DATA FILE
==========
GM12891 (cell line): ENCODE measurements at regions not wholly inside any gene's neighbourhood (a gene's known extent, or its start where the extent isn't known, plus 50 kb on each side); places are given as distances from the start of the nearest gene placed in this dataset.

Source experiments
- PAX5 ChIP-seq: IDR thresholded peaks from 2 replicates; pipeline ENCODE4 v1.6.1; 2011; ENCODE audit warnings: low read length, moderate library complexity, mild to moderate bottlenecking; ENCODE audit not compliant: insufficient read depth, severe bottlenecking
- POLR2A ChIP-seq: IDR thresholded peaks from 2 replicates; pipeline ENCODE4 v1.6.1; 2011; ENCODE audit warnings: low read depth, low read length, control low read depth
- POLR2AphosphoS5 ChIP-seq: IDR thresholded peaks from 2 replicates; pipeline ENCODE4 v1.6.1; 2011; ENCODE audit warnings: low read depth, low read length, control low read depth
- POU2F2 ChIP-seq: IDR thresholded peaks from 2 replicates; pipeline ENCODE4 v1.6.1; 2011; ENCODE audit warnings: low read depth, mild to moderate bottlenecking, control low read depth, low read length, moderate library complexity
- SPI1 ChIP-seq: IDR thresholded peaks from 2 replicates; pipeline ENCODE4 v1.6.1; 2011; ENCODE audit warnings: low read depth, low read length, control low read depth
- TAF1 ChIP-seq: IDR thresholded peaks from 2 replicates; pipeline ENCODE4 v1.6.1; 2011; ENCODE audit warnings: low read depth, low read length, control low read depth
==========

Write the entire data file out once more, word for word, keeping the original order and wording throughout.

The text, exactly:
GM12891 (cell line): ENCODE measurements at regions not wholly inside any gene's neighbourhood (a gene's known extent, or its start where the extent isn't known, plus 50 kb on each side); places are given as distances from the start of the nearest gene placed in this dataset.

Source experiments
- PAX5 ChIP-seq: IDR thresholded peaks from 2 replicates; pipeline ENCODE4 v1.6.1; 2011; ENCODE audit warnings: low read length, moderate library complexity, mild to moderate bottlenecking; ENCODE audit not compliant: insufficient read depth, severe bottlenecking
- POLR2A ChIP-seq: IDR thresholded peaks from 2 replicates; pipeline ENCODE4 v1.6.1; 2011; ENCODE audit warnings: low read depth, low read length, control low read depth
- POLR2AphosphoS5 ChIP-seq: IDR thresholded peaks from 2 replicates; pipeline ENCODE4 v1.6.1; 2011; ENCODE audit warnings: low read depth, low read length, control low read depth
- POU2F2 ChIP-seq: IDR thresholded peaks from 2 replicates; pipeline ENCODE4 v1.6.1; 2011; ENCODE audit warnings: low read depth, mild to moderate bottlenecking, control low read depth, low read length, moderate library complexity
- SPI1 ChIP-seq: IDR thresholded peaks from 2 replicates; pipeline ENCODE4 v1.6.1; 2011; ENCODE audit warnings: low read depth, low read length, control low read depth
- TAF1 ChIP-seq: IDR thresholded peaks from 2 replicates; pipeline ENCODE4 v1.6.1; 2011; ENCODE audit warnings: low read depth, low read length, control low read depth